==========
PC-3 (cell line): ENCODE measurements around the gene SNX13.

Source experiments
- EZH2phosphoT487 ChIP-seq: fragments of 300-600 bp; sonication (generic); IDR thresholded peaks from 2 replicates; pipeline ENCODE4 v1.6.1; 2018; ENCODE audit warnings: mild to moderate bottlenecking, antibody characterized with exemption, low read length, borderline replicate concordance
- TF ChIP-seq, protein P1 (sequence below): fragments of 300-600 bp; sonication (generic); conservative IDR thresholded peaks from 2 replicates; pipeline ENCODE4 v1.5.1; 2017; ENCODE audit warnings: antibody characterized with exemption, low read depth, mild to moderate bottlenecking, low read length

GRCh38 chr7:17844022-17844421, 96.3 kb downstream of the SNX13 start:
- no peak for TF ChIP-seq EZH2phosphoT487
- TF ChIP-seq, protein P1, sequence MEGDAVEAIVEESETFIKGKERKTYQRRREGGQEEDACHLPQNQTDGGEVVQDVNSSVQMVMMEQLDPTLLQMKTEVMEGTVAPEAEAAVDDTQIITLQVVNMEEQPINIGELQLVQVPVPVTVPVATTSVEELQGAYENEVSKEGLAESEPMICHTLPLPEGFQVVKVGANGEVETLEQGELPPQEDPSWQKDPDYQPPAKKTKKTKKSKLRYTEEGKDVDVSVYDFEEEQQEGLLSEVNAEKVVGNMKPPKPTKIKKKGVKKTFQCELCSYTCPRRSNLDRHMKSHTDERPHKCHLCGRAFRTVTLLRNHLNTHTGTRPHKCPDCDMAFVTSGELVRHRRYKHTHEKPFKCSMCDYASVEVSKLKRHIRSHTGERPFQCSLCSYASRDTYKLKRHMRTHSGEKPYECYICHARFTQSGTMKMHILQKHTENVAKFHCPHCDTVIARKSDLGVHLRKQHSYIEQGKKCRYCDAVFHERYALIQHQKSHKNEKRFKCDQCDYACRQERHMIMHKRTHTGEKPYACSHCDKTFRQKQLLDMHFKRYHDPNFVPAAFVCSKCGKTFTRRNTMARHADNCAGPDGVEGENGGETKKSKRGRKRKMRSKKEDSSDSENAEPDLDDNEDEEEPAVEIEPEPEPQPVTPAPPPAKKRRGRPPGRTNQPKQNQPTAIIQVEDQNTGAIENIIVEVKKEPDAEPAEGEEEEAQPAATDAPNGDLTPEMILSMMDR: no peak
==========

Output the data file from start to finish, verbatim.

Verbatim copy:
PC-3 (cell line): ENCODE measurements around the gene SNX13.

Source experiments
- EZH2phosphoT487 ChIP-seq: fragments of 300-600 bp; sonication (generic); IDR thresholded peaks from 2 replicates; pipeline ENCODE4 v1.6.1; 2018; ENCODE audit warnings: mild to moderate bottlenecking, antibody characterized with exemption, low read length, borderline replicate concordance
- TF ChIP-seq, protein P1 (sequence below): fragments of 300-600 bp; sonication (generic); conservative IDR thresholded peaks from 2 replicates; pipeline ENCODE4 v1.5.1; 2017; ENCODE audit warnings: antibody characterized with exemption, low read depth, mild to moderate bottlenecking, low read length

GRCh38 chr7:17844022-17844421, 96.3 kb downstream of the SNX13 start:
- no peak for TF ChIP-seq EZH2phosphoT487
- TF ChIP-seq, protein P1, sequence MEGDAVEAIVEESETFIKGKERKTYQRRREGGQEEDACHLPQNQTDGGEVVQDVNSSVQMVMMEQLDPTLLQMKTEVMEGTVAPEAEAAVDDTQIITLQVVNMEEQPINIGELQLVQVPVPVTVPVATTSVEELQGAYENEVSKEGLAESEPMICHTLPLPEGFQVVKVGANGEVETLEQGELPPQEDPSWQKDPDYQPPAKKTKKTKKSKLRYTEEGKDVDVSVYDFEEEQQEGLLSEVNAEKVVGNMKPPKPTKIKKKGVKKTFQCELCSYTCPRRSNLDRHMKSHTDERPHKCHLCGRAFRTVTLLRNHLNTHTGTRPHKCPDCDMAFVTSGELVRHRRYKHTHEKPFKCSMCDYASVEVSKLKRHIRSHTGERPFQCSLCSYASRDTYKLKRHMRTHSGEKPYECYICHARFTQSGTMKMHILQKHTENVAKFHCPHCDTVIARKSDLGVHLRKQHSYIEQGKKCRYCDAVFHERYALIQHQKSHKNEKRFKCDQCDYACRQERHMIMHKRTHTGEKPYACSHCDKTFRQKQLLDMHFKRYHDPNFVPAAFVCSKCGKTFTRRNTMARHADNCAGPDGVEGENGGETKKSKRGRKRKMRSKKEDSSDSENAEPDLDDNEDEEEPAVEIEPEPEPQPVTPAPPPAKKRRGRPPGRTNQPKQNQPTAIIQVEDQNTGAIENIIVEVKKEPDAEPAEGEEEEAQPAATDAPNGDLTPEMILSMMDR: no peak